Ellen Johnson-Sirleaf made the case that her experience as a woman prepared her for the presidency. Throughout the campaign, Sirleaf called attention to the fact that she was a mother and a grandmother. Speaking to The Perspective, a U.S.-based news magazine published by the Liberian Democratic Future (LDF), Sirleaf stated, for example: “I believe that there are certain attributes in a woman that give her some advantages over a man. Women are usually more honest, more sensitive to issues and bring a stronger sense of commitment and dedication to what they do. Maybe because they were mothers, and being a mother you have that special attention for the family, for the young, for children.” In the documentary, Iron Ladies of Liberia, Sirleaf notes that Liberians often respond favorably to her “Old Ma” political style, in which she approached constituents as a mother who listened to them. Sirleaf’s Ma Ellen campaign implicitly argued that as a woman—and a mother—she would bring feminine leadership qualities, such as warmth and compassion, to the presidency. After years of corruption, mismanagement, and violence associated with Liberia’s previous male leaders, Sirleaf’s commitment to create a government that was more honest, open, and responsive to constituents resonated with Liberians…

Support from Liberian women, which crossed ethnic and class lines, seemed to play an important role in her victory. The Ministry of Gender and Development undertook a voter registration drive that increased the percentage of registered voters who were women from under 30 percent to over 50 percent in less than a month. Literate females boasted the highest turnout figures (77.1% in October and 69.9% in November) of any groups in Liberia. A number of women’s organizations, including the Liberian Women Initiative (LWI), endorsed Sirleaf...In her inaugural address, Sirleaf acknowledged the important role that women played in her election, stating: “During the period of our elections, Liberian women were galvanized—and demonstrated unmatched passion, enthusiasm, and support for my candidacy. They stood with me; they defended me; they worked with me; they prayed for me.”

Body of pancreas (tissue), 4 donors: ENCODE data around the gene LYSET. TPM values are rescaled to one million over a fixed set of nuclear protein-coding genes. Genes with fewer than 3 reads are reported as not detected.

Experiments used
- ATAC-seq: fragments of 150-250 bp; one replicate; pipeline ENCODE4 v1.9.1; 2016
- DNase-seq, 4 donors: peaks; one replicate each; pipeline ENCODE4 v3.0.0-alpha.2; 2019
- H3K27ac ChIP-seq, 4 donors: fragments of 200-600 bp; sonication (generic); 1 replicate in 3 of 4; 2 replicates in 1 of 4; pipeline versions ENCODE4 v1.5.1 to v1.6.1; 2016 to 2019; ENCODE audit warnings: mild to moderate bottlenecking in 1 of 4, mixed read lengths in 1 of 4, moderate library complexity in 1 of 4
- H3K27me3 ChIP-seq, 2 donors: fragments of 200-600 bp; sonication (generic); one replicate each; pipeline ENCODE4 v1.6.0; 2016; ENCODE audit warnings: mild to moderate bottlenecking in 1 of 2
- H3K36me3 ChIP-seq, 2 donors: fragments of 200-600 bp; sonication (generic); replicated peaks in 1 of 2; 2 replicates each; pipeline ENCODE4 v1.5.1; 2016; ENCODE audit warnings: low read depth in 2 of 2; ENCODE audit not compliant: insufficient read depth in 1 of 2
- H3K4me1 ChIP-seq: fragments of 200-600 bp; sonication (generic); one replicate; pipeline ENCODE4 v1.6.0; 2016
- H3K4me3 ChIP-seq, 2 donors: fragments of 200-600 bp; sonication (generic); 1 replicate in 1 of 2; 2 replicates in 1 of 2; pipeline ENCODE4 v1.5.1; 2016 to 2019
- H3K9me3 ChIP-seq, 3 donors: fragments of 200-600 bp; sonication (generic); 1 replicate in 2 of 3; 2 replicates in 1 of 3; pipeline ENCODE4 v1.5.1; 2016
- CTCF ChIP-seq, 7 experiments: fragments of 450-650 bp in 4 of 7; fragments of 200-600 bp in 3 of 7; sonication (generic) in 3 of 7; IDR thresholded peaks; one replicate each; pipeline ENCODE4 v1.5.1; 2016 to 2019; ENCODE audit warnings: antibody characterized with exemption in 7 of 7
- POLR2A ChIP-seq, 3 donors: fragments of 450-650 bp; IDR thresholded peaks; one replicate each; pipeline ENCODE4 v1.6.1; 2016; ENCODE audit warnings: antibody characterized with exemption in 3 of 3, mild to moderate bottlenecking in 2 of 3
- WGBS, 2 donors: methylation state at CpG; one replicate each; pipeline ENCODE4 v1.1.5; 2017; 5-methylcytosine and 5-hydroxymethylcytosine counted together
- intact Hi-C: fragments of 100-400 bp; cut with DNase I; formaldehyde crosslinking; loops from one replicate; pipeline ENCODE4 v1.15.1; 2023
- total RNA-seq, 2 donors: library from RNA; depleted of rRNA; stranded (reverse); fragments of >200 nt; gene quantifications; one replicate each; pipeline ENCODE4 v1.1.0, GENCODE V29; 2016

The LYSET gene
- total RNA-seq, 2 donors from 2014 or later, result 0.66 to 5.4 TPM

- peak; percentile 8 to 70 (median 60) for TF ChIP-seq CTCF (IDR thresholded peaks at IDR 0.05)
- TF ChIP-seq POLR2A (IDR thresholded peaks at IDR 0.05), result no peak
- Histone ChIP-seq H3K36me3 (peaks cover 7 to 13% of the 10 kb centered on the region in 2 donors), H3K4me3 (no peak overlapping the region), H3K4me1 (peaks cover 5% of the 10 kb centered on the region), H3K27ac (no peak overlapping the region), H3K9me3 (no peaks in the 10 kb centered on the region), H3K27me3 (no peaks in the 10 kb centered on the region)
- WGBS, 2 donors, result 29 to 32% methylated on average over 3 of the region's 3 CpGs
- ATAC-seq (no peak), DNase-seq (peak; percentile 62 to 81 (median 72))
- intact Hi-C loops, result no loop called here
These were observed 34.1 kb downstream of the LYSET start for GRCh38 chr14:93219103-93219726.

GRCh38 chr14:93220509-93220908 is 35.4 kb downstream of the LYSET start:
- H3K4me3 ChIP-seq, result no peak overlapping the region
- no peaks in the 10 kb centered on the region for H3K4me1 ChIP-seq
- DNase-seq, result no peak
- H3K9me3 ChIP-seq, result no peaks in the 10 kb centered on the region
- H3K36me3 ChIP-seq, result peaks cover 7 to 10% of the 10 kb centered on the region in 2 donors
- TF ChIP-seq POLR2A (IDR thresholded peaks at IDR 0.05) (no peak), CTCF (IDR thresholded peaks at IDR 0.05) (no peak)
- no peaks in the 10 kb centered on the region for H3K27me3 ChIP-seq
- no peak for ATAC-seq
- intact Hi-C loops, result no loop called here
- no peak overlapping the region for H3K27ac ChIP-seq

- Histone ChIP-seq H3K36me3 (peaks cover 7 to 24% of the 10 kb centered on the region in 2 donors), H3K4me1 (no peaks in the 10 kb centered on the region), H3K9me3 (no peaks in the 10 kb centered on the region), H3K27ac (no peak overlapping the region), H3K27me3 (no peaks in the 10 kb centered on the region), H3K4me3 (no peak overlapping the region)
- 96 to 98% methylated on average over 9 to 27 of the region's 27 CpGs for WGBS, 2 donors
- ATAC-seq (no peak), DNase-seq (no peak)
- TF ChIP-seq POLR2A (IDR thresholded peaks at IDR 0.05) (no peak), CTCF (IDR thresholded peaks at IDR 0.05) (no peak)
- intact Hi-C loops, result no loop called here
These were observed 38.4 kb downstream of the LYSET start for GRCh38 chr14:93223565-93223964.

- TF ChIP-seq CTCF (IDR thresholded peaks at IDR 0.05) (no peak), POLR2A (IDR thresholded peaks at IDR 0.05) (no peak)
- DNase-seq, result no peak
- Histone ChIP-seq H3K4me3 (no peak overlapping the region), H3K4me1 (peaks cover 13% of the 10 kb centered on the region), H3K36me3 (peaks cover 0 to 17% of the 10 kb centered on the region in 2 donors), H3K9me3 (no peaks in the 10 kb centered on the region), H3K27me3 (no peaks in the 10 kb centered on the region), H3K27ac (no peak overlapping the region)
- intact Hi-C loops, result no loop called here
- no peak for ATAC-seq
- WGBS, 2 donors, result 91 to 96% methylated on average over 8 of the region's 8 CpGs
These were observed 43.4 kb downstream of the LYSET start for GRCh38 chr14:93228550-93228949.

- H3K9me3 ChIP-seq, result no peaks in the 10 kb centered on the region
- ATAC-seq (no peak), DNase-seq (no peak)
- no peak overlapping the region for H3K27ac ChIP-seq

By Dr. Melinda Adams, from Cracking the Highest Glass Ceiling: A Global Comparison of Women's Campaigns for Executive Office


Learn more about the inspiring work of President Ellen Johnson-Sirleaf and thousands of Liberian women in ending decades of Civil War in West Africa and rebuilding their country with:

Cracking the Highest Glass Ceiling: 
A Global Comparison of Women's Campaigns for Executive Office
Edited By Rainbow Murray

This examination of the role of gender stereotyping in media coverage of executive elections uses nine case studies from around the world to provide a unique comparative perspective.

Women in Developing Countries: 
A Reference Handbook
By Karen L. Kinnear

This book provides a much-needed survey of the discrimination and violence against women in developing countries, and identifies the literature and resources available about this topic.
Peace Movements Worldwide
Edited By Marc Pilisuk and Michael N. Nagler

This three-volume anthology is a comprehensive overview of how the human yearning for peace has played out, and is playing out, on this planet.
Women in Power: World Leaders since 1960
By Gunhild Hoogensen, Bruce O. Solheim

Profiles 22 women who have held the top positions of political leadership around the world.

Thursday, October 6, 2011

Thomas "Stonewall" Jackson: A Hero is Born

During the American Civil War 150 years ago, on October 7, 1861, Thomas "Stonewall" Jackson was promoted to major general in the Confederate Army. Jackson had earned his nickname a few months earlier during the First Battle of Bull Run when he played a pivotal role in the Confederate victory. During the height of the battle, Brigadier General Barnard Bee cried out, "There stands Jackson like a stone wall!", and a legend was born. In this excerpt from Ethan S. Rafuse's Stonewall Jackson: A Biography, Jackson is preparing his troops for the upcoming battle.